Acceptance also gives you peace. When you really let go, the conflict and tension goes, and all is easy again. Which is more how things really work at the higher level. They say, we always get what we need. There is always enough. You just have to believe it! Now, that’s a good one for another post!

Opening to what’s possible when we let go

Recently I was reading a piece in Moments of Grace by Neale Donald Walsch about a woman who had recently given birth to a child with blood that was O-positive to her O-negative and was fighting for his life. At one point she was so anguished about what might happen to her child, the first she had been able to carry through pregnancy, that she ended up writing a letter to express how she felt. At first it was a letter to a friend but it turned into a letter to God, and into one that weren’t her words but said that if it was God’s plan to take her son back then so be it, “Not my will but thine.”

After sleeping a while she was woken to be told her son was to have a blood transfusion and she thought he might now die. Suddenly she was gripped by a terrible pain in her groin and slipped into unconsciousness. Then she came round to find a beautiful woman standing next to her, who smiled with great love and said, in words that seemed to come from within her own head, that she could go home now to the Father if she wished. Her son would live however and although she had had a hard time since her own childhood, there was much to learn and she could then be of service to others. The woman decided to stay. Then the angel vanished. Then the nurse came in to give her her son.

What was crucial was that the woman had let go and accepted whatever might happen. She surrendered. And she made her own choice for herself.

When we hold on and fight what is happening, or as Walsch puts it, we resist, then what occurs persists. The hardest thing it seems is to let go. But that is what is needed. In this situation the woman accepted what was happening.

We need to find a space inside and say “Yes” to life, and not fight it. When it seems to be getting really tough, then it can powerfully help to look for where we can let go and accept. Unconditionally.

We fear we’ll get a bad outcome. But we relax and feel a totally new freedom. And it opens the door for all sorts of new and unexpected but desired things to come into our life, ones we’d previously being holding up or not seen.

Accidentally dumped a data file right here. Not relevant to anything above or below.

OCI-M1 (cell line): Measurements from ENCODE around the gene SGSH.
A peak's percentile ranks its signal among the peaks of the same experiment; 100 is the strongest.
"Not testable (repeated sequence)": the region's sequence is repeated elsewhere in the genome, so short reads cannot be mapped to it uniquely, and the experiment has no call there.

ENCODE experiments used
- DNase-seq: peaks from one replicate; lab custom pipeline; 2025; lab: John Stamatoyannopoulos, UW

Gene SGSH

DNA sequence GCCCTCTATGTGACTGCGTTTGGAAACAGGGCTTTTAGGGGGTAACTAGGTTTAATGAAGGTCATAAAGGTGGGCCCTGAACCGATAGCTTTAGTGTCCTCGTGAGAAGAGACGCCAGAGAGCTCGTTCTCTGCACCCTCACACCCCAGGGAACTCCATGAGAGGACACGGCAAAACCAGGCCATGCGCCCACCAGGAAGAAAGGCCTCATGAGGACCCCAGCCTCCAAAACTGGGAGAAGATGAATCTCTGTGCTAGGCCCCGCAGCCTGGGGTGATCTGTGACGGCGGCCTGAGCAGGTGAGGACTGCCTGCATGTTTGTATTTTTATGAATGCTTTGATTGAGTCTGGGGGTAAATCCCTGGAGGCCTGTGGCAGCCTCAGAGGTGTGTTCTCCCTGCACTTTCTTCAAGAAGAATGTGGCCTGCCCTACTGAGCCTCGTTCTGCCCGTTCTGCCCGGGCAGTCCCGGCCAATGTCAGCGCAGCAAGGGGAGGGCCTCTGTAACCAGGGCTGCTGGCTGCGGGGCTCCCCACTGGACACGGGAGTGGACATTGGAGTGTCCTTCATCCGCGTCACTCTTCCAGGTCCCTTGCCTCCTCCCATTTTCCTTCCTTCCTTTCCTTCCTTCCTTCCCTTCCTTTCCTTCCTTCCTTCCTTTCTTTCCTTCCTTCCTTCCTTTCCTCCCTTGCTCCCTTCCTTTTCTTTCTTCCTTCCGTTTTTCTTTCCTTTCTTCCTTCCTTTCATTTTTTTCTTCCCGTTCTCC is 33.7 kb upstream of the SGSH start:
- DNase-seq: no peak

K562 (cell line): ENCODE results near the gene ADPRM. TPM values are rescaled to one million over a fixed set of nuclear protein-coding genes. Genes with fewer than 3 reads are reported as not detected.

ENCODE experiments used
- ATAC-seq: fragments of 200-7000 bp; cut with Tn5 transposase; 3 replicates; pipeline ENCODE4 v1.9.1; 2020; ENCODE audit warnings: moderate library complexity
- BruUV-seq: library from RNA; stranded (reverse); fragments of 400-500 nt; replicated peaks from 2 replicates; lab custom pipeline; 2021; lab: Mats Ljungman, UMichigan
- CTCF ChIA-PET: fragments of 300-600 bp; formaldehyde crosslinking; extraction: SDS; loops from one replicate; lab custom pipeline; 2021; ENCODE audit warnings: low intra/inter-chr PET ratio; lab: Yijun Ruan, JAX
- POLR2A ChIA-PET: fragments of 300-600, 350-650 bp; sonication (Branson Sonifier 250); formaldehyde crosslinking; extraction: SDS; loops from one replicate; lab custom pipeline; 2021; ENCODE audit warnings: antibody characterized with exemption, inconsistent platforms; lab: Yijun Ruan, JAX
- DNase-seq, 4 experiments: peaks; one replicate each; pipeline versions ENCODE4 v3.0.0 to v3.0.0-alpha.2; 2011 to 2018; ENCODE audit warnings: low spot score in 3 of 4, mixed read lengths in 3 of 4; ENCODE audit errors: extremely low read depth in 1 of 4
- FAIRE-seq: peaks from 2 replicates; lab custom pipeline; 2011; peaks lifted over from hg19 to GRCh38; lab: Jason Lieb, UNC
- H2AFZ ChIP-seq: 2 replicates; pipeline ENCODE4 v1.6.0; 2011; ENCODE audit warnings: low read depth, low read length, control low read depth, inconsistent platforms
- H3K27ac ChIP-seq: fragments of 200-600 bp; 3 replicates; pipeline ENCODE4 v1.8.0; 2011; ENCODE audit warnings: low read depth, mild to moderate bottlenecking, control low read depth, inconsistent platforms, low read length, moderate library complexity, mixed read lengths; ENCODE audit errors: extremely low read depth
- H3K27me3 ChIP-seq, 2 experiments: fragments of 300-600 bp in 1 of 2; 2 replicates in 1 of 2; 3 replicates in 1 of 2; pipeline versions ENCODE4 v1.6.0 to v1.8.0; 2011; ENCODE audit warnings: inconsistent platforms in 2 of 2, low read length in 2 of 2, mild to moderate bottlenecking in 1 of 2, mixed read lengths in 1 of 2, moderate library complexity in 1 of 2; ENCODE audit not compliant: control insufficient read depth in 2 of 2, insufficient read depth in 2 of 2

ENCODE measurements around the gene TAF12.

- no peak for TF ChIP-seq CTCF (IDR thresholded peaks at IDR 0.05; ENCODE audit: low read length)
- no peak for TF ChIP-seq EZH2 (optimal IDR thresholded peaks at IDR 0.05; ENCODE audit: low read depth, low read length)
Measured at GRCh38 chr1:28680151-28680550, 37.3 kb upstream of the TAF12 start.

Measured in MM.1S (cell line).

Accepting yourself for who you are

Someone who is driven by a desire to have things be perfect, a dislike of imperfection, may benefit from learning to give themselves permission to be less than perfect. There’s something in here about acceptance of what is.

I remember how I used to like to have everything very well-planned, down to the last detail, my lessons, the teaching schedules of my team, the supply of learning materials, the management of the budget, the arrangements for assessments, homework coming in on time, the behaviour of the pupils, etc., etc. A lot of energy used to go into this planning, and woe betide anybody who disrupted it. Control, of others and of myself, and an utter fear of things getting out of control. It took a massive amount of energy, until I decided the stress involved in maintaining it wasn’t worth it. I was worth more than that. It required me to learn about acceptance, that whatever is, is OK, and I am OK. It was a great relief, and opened the door to experiencing inner peace.

What is, is OK. That’s a hard one, especially when we seem to live in an imperfect world, chaotic even. And we’re taught that we must “try hard”, “do better”, and not accept the status quo. Humanity seems to need to seek constantly to create order out of chaos. To accept imperfection seems to continue to describe what is as “not perfect”. Yet, this is the paradox of personal growth. To find perfection, we need to embrace imperfection, to accept it. After all the real shift is in ourselves. While we see things as a polarity, in this case imperfection as against perfection, we continue to create separation. Then God appears as our imperfection. Yet the divine is in everything, including what we see as imperfect. To surrender and accept is to let go of our ego, of our judgements, our comparisons, our guilt and whatever else holds the whole edifice in place. Then we transcend the so-called imperfection and find in everything and everyone Who we really Are.